Shortly after firing Twitter employees who criticized him on social media as well as privately on the company’s Slack, self-proclaimed “free speech absolutist” Elon Musk began reversing Twitter suspensions of prominent right-wing accounts that had previously violated Twitter’s policies. These include the accounts of former President Donald Trump, who incited a violent insurrection; Georgia Rep. Marjorie Taylor Green, who repeatedly spread Covid-19 misinformation; and Project Veritas, which posted private information about a Facebook exec.
Musk has not, however, reversed the suspension of Distributed Denial of Secrets, the nonprofit transparency collective that distributes leaked and hacked documents to journalists and researchers. During the Black Lives Matter protests in the summer of 2020, DDoSecrets published BlueLeaks, a set of documents from over 200 law enforcement agencies that revealed police misconduct, including spying on activists. Revelations from BlueLeaks were widely reported in outlets including The Intercept, The Associated Press, The Guardian, The Daily Dot, The Hill, Business Insider, The Nation, Mashable, The Daily Beast, and Reuters. (I’m an adviser to DDoSecrets.)
In response to apparent pressure from law enforcement, Twitter not only permanently suspended the @DDoSecrets account, citing its policy against distributing hacked material, but also took the extraordinary step of preventing users from posting links to ddosecrets.com. If you try tweeting DDoSecrets links or even sending them to someone in a direct message, Twitter shows the error message: “We can’t complete this request because this link has been identified by Twitter or our partners as being potentially harmful. Visit our Help Center to learn more.”
The DDoSecrets website has never been malicious or harmful; rather, it’s a vital resource for journalists, researchers, and the public. In order to censor links to ddosecrets.com, Twitter relied on a security feature that was designed to block actual malicious links, such as scams or sites trying to trick visitors into installing viruses.
Twitter’s link-blocking policy states that it may block websites that distribute hacked material, but this policy has never been consistently enforced. Links to wikileaks.com, for example, have not faced similar censorship, despite that site hosting troves of data hacked from Hillary Clinton’s 2016 presidential campaign as well as a dataset of CIA hacking tools known as Vault 7.
The most high-profile case of Twitter enforcing this policy was in October 2020, three weeks before the election, when the New York Post published a story based on documents stolen from Hunter Biden’s laptop. Citing its hacked material policy, Twitter blocked access to the article in question. But the decision was short-lived: After two days of Republican outrage and accusations of censorship, Twitter reversed course and restored access to the article. The incident is still a popular talking point in conservative media about Big Tech censorship.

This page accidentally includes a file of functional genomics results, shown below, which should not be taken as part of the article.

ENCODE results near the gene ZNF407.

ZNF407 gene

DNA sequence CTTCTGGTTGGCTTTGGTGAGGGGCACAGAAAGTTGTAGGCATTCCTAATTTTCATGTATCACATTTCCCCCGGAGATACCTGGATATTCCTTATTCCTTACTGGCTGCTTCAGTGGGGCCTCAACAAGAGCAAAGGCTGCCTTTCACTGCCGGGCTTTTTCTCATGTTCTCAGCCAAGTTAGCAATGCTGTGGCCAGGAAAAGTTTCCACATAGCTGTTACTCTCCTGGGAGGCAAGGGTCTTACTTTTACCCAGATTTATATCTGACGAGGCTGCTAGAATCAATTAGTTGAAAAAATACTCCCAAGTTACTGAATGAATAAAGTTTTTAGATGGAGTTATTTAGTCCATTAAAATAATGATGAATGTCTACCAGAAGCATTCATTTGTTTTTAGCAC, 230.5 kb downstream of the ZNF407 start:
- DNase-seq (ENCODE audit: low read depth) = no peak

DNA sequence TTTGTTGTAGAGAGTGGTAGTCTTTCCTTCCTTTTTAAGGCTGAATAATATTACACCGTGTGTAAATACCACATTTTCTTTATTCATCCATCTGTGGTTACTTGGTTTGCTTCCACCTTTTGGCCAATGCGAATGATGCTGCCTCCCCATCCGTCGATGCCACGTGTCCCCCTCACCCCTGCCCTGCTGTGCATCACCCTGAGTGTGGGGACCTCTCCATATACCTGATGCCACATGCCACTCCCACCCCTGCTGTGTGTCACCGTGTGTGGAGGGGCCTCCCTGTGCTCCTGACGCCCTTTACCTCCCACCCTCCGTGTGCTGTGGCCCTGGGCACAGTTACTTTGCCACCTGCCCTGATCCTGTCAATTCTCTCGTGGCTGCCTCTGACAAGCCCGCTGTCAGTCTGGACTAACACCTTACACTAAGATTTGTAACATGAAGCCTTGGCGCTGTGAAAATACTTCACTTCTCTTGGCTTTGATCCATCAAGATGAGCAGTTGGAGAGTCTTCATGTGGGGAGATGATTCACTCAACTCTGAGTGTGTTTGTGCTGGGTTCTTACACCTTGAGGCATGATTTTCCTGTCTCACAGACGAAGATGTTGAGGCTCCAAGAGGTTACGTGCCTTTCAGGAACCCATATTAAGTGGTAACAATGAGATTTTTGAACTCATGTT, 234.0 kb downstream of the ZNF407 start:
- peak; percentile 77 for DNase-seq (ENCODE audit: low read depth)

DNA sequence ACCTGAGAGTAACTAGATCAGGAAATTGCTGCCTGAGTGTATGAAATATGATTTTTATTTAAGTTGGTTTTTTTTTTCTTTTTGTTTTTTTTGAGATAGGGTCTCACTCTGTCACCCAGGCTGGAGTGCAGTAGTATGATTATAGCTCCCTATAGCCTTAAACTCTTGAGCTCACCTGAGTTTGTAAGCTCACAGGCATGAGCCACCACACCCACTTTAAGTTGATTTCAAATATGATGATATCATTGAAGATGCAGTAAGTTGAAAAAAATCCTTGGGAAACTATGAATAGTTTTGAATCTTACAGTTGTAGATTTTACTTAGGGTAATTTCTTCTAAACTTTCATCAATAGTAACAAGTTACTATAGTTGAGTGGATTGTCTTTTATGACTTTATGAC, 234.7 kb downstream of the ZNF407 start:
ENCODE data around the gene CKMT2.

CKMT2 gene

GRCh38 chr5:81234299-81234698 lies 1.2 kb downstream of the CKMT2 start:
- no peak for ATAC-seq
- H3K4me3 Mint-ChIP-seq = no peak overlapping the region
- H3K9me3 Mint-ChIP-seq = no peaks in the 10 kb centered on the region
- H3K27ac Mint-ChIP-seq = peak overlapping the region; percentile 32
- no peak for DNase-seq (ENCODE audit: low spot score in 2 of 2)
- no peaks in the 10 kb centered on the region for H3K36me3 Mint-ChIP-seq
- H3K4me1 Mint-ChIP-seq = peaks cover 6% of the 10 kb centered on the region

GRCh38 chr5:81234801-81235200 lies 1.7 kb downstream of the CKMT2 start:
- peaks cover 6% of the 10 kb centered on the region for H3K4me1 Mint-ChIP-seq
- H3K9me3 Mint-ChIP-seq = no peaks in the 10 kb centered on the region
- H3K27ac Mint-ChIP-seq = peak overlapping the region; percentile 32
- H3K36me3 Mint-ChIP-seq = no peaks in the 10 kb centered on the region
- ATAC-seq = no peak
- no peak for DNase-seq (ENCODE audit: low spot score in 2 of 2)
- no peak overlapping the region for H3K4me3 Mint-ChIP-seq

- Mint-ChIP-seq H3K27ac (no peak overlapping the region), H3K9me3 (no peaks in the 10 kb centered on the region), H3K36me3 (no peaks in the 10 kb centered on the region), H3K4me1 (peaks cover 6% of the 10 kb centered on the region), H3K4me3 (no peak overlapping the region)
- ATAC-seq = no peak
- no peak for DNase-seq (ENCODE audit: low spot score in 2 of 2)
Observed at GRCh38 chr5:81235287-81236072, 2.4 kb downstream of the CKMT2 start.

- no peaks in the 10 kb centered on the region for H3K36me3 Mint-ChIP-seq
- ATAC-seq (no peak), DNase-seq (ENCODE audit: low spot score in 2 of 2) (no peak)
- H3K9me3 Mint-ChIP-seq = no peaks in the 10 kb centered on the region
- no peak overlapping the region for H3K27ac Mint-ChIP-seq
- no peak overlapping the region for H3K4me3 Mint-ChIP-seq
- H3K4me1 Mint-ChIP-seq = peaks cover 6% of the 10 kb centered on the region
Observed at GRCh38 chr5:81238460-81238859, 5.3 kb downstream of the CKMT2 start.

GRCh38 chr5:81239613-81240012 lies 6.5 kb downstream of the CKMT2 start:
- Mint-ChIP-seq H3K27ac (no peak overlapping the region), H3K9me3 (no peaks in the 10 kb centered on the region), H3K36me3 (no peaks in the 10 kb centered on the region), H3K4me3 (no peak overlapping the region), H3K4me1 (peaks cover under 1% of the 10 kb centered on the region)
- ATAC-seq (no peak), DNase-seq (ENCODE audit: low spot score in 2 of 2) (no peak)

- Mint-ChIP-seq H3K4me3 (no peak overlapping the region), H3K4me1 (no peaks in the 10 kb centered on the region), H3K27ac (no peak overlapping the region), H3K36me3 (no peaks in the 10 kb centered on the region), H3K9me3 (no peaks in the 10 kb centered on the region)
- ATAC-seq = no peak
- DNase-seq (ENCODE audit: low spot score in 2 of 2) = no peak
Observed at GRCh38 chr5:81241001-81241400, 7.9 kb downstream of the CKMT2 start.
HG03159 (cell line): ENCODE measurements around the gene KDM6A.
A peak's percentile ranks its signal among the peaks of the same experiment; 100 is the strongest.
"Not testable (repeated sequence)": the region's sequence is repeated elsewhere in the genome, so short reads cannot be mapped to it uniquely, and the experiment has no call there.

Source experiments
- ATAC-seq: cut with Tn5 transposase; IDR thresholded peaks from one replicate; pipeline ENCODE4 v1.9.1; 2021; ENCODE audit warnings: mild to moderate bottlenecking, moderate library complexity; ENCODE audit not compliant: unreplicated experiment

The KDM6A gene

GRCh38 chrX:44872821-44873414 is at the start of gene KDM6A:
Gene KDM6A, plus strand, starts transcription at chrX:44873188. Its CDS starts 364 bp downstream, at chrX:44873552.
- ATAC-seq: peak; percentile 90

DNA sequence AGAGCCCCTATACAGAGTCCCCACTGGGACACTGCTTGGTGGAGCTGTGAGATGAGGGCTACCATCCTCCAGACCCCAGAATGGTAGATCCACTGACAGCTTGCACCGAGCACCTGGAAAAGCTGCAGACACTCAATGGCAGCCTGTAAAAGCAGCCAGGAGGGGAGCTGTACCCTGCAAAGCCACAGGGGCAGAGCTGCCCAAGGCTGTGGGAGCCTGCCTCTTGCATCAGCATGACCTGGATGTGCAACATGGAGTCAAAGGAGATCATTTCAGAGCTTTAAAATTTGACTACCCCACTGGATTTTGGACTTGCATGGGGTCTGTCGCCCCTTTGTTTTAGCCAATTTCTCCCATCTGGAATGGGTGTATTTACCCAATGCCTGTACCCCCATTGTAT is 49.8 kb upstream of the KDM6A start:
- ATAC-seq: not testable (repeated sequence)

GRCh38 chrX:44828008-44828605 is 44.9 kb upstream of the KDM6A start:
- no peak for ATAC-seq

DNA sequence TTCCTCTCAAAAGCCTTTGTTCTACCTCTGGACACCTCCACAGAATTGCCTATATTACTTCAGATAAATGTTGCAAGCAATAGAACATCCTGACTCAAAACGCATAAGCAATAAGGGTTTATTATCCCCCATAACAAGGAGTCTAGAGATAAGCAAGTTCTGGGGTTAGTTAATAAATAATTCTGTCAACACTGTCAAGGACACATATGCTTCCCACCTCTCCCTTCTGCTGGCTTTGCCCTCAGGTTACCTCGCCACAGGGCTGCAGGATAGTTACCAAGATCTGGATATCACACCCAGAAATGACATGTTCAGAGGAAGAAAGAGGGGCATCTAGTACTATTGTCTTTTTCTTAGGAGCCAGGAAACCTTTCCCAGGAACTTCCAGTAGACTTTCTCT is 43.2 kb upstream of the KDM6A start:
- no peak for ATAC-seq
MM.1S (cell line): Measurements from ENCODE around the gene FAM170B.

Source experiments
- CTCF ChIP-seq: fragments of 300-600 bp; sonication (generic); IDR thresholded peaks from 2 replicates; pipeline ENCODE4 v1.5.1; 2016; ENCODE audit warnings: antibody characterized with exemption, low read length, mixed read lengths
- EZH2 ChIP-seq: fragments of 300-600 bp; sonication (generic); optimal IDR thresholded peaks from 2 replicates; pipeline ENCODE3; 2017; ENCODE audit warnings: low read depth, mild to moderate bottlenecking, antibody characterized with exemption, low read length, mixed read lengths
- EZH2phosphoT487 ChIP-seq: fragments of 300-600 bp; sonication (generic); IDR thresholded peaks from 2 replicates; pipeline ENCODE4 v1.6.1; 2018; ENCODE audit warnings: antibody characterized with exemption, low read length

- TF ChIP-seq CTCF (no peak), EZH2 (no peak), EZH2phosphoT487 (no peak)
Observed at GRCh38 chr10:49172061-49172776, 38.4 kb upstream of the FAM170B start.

But while Twitter censored a New York Post article for two days, the entire DDoSecrets website has been censored for nearly two and a half years, and there’s no sign that this will change any time soon. Twitter did not respond to questions about the company’s censorship of DDoSecrets.
Here are a few of the datasets that DDoSecrets has published while it has been censored by Twitter:
- Over a million videos scraped from Parler, the far-right social network that anti-democracy activists used to organize the January 6 riot at the U.S. Capitol. Videos from this dataset were used as evidence in Trump’s second impeachment inquiry.
- Emails, chat logs, donor lists, and membership records for the Oath Keepers, the far-right militia that participated in the January 6 attack. This dataset exposed hundreds of current and former law enforcement officers, members of the military, and elected officials as members of the extremist group. It was covered by news outlets including the Washington Post, ProPublica, NPR, BuzzFeed News, Rolling Stone, and Ars Technica.
- Dozens of datasets containing terabytes of data hacked from Russian corporations and government agencies in the aftermath of Russia’s invasion of Ukraine. The Intercept is part of an international consortium of newsrooms investigating the Russian documents and has published new information based on the leaks about Yevgeny Prigozhin, the Russian oligarch and Vladimir Putin ally who founded the infamous mercenary company known as the Wagner Group.
- Six terabytes of emails from the Mexican government agency in charge of the military, Secretaría de la Defensa Nacional. This dataset has been covered by dozens of Spanish-language news outfits.
Despite Musk’s lip service in support of free speech, for some reason he’s only ever expressed an interest in restoring the accounts of people on the far-right who are known for posting conspiracy theories or inciting violence.
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